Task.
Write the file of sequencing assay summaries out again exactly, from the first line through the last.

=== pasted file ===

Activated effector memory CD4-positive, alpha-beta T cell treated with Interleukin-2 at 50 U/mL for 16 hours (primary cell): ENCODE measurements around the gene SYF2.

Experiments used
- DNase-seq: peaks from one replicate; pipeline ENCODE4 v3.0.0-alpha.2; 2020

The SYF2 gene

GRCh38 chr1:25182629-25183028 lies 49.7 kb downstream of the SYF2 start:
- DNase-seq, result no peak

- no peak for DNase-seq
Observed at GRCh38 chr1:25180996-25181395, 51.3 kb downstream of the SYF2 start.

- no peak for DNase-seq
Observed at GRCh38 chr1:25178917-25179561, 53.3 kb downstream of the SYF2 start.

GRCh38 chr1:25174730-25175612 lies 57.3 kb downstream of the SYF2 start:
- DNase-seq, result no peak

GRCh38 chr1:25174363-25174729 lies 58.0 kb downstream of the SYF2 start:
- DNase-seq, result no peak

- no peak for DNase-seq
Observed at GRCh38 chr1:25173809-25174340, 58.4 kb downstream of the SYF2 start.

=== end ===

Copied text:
Activated effector memory CD4-positive, alpha-beta T cell treated with Interleukin-2 at 50 U/mL for 16 hours (primary cell): ENCODE measurements around the gene SYF2.

Experiments used
- DNase-seq: peaks from one replicate; pipeline ENCODE4 v3.0.0-alpha.2; 2020

The SYF2 gene

GRCh38 chr1:25182629-25183028 lies 49.7 kb downstream of the SYF2 start:
- DNase-seq, result no peak

- no peak for DNase-seq
Observed at GRCh38 chr1:25180996-25181395, 51.3 kb downstream of the SYF2 start.

- no peak for DNase-seq
Observed at GRCh38 chr1:25178917-25179561, 53.3 kb downstream of the SYF2 start.

GRCh38 chr1:25174730-25175612 lies 57.3 kb downstream of the SYF2 start:
- DNase-seq, result no peak

GRCh38 chr1:25174363-25174729 lies 58.0 kb downstream of the SYF2 start:
- DNase-seq, result no peak

- no peak for DNase-seq
Observed at GRCh38 chr1:25173809-25174340, 58.4 kb downstream of the SYF2 start.